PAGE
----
Battery electric vehicles are coming out faster and faster, but some cars like the BMW iX5 are taking the hydrogen route.
Hot on the heels of Honda’s announcement to build a hydrogen model based on the compact CR-V, BMW actually kicked off small-scale production of its own hydrogen model. The BMW iX5 is one prong of the automaker’s carbon-neutral plan over the coming decades, and it’s a culmination of the i Hydrogen Next concept that debuted back in 2019. While this will by no means replace BEVs in the pipeline (or ICE vehicles in the near future, for that matter), it will play a role in eventually transitioning away from burning fossil fuels in our daily drivers.
While some automakers have gone out of their way to build more or less bespoke fuel cell vehicles in the past (as Honda did with the original Clarity), BMW went the route of retrofitting its existing X5 to accept a FCEV powertrain. BMW’s Munich-based Research and Innovation Center took a standard model, and began by swapping out the floor. That swap allows space for the two hydrogen tanks, which feed the fuel-cell stack under the hood. Together, the tanks hold about 16 pounds of compressed hydrogen, while the cell pairs up to an electric motor and battery.
This FCEV delivers performance figures roughly equivalent to your standard X5 models, offering another zero-emissions alternative.
Overall, BMW says the iX5’s FCEV powertrain develops 374 horsepower — a bit more than your straight-six powered X5 xDrive40i. On the curb weight front, BMW’s H2-powered iX5 weighs in about the same as the plug-in hybrid X5 xDrive45e, or around 5,600 pounds. Acceleration is in the respectable category (under 7 seconds), as is the 118 mph top speed. Driving range, says BMW, is about 310 miles per the European WLTP cycle. EPA figures tend to be far less optimistic, so that roughly translates to somewhere in the 250-mile(ish) range, by our standards.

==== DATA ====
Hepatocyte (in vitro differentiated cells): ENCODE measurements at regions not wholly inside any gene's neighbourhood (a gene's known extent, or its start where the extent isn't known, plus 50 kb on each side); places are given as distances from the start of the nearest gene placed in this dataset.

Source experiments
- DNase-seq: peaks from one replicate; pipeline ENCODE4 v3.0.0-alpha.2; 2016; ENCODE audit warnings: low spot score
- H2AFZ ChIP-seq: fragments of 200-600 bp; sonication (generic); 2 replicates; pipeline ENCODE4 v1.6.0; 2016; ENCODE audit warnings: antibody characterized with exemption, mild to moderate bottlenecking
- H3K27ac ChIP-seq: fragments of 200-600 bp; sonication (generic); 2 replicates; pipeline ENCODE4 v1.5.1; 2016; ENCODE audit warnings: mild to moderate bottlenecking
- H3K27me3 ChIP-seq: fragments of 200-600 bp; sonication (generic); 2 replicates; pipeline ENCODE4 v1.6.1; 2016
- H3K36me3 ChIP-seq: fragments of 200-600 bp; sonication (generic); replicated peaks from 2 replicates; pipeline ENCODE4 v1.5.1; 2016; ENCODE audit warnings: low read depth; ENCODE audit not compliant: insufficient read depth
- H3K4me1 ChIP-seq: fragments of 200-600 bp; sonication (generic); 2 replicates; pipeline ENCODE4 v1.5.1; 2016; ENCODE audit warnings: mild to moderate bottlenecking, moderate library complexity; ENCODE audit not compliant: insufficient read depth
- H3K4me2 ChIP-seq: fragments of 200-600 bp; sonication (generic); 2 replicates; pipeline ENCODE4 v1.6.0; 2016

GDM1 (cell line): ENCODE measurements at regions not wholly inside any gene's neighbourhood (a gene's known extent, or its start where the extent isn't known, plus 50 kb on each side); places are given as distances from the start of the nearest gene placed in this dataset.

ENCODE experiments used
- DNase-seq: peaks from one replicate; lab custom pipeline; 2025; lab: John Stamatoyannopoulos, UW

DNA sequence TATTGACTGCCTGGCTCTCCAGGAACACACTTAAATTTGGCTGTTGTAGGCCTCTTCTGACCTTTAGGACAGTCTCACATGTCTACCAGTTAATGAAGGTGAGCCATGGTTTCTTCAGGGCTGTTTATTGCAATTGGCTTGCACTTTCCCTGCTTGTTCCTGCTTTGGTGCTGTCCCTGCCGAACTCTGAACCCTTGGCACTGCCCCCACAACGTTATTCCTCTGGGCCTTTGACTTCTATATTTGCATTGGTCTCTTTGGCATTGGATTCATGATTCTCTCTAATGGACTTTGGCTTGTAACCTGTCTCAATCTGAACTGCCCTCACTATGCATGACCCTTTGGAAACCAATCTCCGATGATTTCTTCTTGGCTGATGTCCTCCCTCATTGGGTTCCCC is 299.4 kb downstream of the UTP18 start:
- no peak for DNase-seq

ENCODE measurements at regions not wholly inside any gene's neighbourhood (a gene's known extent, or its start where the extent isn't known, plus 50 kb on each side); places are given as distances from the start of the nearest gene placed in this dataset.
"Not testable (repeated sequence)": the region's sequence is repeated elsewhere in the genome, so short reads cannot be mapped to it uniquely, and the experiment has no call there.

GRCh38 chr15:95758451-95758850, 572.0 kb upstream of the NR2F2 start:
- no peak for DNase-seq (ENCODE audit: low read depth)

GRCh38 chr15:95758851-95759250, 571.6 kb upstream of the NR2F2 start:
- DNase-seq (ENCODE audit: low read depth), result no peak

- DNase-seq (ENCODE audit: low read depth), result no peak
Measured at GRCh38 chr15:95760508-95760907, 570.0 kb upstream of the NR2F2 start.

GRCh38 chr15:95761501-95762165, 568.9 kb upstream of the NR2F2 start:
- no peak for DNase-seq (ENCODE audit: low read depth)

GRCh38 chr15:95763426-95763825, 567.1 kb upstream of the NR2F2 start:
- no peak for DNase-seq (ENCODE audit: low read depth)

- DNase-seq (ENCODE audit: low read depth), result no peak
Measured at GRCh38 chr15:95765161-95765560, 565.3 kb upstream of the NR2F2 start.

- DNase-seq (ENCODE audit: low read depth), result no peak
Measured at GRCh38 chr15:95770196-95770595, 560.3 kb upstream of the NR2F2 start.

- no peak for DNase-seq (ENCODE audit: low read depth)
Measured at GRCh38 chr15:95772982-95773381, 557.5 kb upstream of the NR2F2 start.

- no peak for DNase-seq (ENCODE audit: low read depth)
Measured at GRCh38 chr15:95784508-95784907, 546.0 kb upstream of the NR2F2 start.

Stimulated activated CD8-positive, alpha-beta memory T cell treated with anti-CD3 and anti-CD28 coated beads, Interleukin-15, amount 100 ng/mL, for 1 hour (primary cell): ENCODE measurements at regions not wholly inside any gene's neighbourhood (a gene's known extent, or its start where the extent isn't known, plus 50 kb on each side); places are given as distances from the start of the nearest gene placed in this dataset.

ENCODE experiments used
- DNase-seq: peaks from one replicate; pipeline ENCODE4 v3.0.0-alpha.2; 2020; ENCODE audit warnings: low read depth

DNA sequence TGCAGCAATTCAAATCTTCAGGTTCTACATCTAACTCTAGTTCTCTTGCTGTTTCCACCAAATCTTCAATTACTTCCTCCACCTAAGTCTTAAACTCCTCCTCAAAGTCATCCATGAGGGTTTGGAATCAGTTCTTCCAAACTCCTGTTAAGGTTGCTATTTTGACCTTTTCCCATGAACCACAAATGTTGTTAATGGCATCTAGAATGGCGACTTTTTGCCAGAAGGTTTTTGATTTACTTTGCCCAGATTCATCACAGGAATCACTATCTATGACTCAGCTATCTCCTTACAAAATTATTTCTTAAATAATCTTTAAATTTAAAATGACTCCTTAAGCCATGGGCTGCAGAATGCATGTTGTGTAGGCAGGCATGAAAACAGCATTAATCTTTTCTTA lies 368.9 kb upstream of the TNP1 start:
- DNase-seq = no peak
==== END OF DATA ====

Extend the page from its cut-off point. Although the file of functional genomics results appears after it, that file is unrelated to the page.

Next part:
The iX5, like other hydrogen cars, aims to thread the needle between offering carbon-free option and satisfy those who need the convenience of quick refueling that fossil fuel-powered cars enjoy. BMW also cites a need to serve regions that face electrical grid capacity constraints — hamstringing widespread BEV adoption — and the expansion of hydrogen fueling infrastructure, at least in more than 40 countries worldwide.
That last point will likely determine whether the iX5, or indeed the hydrogen Honda CR-V, will be viable in the long-term. For the time being, BMW is building this hydrogen SUV as a test run. It will roll out a limited number of iX5s in select regions as a pilot program next spring.